Metal Movers: Powering the automotive revolution with the Advanced Propulsion Centre

Author Argus

Our latest episode of Metal Movers invites a special guest to talk about the role of technology in driving the automotive industry to a greener future.

Join Caroline Messecar, Senior Reporter, Rare Earths/Electronic Metals as she quizzes Dave OudeNijeweme, Head of technology trends at Advanced Propulsion Centre, a non-profit organisation that facilitates funding to UK-based research and development projects developing low-carbon emission powertrain technologies. Our speakers explore the viability of EVs in the context of the power electronics supply chain and how it might impact traditional business models.

Sign up for our free Argus Metals Market Highlights

These free bi-weekly newsletters include handpicked industry news, analytical insight, special featured content and key pricing indications to help you stay ahead of the metal markets.

Sign up now



Caroline: Hello and welcome to this podcast brought to you by Argus Media, a leading independent provider of energy and commodity pricing information. In this episode of "Metal Movers," we will be talking about electric cars. Might I introduce myself, My name is Caroline Messecar and I am the senior reporter for rare earth and electronic metals. And I'd like to introduce our guest today, Dave OudeNijeweme, who is head of technology trends at the Advanced Propulsion Centre UK and they are the funding arm of the automotive program of the UK Department for Business, Energy, and Industrial Strategy. Dave has a very interesting background for an electric vehicle expert, he started out as an engineer specializing in computational fluid dynamics, which is very useful for internal combustion engines, and he worked for several large carmakers, and about 10 years ago made the switch to electric, looking at electric mobility. So, welcome, Dave.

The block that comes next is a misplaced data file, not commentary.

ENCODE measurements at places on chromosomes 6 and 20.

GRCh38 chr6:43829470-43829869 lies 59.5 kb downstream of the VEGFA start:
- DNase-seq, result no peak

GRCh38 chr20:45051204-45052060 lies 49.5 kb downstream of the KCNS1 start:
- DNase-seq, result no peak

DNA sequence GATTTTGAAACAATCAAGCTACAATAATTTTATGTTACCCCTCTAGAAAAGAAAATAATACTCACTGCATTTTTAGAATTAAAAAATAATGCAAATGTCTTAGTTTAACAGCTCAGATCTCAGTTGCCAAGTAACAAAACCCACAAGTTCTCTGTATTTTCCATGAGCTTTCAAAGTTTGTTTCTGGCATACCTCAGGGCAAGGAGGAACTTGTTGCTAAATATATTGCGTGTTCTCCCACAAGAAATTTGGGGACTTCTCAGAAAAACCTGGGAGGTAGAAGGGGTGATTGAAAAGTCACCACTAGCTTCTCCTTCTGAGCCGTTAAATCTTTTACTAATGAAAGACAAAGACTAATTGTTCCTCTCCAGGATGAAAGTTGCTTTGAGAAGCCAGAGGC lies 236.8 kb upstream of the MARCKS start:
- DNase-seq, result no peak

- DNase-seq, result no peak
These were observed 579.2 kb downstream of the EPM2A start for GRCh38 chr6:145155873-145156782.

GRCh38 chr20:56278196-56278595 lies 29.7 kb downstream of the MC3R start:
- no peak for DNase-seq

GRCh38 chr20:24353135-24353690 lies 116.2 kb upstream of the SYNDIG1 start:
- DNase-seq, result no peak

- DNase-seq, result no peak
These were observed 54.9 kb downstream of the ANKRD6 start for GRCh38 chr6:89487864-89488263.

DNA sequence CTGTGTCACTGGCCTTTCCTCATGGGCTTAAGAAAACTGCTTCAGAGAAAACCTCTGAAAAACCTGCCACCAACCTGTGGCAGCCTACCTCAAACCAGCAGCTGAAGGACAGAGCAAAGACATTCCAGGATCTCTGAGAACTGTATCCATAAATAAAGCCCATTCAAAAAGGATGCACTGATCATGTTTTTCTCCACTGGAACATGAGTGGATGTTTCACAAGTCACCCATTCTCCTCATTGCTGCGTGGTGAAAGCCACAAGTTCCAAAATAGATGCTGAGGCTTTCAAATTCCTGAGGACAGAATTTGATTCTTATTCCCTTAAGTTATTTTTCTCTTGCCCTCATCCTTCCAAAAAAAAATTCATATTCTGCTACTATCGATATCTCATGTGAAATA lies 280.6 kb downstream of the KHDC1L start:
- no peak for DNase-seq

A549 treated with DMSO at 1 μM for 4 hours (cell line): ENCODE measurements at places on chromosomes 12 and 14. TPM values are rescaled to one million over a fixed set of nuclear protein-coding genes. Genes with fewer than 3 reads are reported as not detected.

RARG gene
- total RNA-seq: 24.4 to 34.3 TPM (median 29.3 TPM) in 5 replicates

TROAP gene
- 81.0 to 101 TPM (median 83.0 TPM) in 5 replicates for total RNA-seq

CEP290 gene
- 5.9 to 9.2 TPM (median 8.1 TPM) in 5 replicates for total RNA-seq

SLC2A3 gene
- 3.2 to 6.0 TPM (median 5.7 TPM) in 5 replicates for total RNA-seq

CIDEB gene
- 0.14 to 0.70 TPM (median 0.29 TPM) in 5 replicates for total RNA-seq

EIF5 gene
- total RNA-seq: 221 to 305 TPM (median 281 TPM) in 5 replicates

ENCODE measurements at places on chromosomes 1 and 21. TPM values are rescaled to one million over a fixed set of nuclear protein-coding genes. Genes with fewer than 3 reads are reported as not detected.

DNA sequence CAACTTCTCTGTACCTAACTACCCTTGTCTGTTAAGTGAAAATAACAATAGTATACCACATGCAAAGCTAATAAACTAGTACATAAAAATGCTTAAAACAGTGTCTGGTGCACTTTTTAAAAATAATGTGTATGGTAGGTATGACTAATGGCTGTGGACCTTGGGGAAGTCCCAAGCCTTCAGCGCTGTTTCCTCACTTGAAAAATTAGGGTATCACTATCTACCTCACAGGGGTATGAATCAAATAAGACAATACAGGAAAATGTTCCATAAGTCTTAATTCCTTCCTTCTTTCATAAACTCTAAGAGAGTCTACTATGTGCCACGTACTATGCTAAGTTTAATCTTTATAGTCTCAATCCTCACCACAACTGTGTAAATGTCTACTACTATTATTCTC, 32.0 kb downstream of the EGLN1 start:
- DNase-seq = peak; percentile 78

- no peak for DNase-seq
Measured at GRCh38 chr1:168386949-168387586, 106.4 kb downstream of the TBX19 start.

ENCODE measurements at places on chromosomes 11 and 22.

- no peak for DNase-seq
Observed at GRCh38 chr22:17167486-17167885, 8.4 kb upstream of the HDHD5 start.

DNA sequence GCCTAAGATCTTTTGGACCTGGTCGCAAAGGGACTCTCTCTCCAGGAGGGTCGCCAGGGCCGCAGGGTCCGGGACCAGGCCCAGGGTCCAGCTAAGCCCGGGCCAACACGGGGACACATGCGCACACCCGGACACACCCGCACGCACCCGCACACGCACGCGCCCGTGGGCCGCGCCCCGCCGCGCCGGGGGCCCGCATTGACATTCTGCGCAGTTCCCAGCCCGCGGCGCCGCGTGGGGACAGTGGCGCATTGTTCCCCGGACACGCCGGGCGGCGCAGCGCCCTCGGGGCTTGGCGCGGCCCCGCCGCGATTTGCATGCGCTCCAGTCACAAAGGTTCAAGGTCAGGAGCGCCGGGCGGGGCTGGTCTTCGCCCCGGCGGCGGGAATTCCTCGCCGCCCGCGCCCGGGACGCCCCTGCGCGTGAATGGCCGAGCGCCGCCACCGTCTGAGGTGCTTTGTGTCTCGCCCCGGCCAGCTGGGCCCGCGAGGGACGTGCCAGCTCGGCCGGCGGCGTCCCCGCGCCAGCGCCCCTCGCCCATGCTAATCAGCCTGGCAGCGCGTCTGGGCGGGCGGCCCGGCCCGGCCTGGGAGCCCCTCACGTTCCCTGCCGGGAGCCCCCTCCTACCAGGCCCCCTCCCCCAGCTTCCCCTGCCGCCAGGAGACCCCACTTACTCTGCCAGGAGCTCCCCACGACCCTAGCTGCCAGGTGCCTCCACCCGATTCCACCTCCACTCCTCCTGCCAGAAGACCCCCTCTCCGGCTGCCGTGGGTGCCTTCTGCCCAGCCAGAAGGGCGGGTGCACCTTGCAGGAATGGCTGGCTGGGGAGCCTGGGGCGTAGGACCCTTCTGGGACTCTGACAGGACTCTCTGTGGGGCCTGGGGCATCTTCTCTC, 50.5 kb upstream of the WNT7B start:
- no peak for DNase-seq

Dave: Thank you very much, Caroline.

Caroline: I'm going to start with, I'm sorry, quite a difficult question but I think it's an important one to ask. I think among the sort of wider public, there's quite a lot of people feel a lot of skepticism about the electric revolution. We've got economic uncertainty, a lot of inflation, and at the same time, we've got a lot of some very, very ambitious targets from governments around the world on phasing out ICE vehicles and at COP26, a lot of governments around the world are now pledging to ban the sale of emission vehicles by 2035. Is this really going to happen?

Dave: Yes, I think it is largely. You know, as a combustion systems engineer, I was a little bit skeptical for startups as well. I mean, we're always focused on lowering the carbon footprint but I think things are now changing. Net-zero know, getting to net-zero is one of those. There are a number of ways of getting to net-zero and net-zero is not the same as zero tailpipe emissions, but some battery-electric vehicles but also fuel cells are one way of getting some of the way there and then we can see it happening. It's happening much quicker than most people, you know, had expected. The thing is they are expensive now and they are meant to come down...

Caroline: That was my next question, can we afford it?

Dave: Oh, yes. Well, yeah, can we afford it? Well, I think...well, at the moment, they are a bit more expensive. There are ways of making it more affordable and if the automotive industry is good at anything, it is taking cost out of cars, really taking the cost out of technology, scaling them up in volume, and getting them to the market at a very competitive price point and stuff at a point that people are willing and can pay. I mean, an interesting statistic that I always find interesting is that Ford Model T, the car hasn't actually increased in price in real terms. And I don't know if you know what a Ford Model Two T is, it is four wheels, a steering wheel, and an engine and that's about it and it comes in the color black. And these days, I mean, you have more monochromes on a car than most people have in their houses.

Caroline: So, it really costs the same after adjusting for inflation, it's the same cost?

Dave: Yes, I mean, there is some really good information available from...I think it's from one of the American universities that have looked at that house and it's surprising, it really is amazing stuff.

Caroline: That sort of brings me rather neatly to sort of the automotive industry in general and sort of the pressures and strains it's under. How do you think the business model might change under EVs?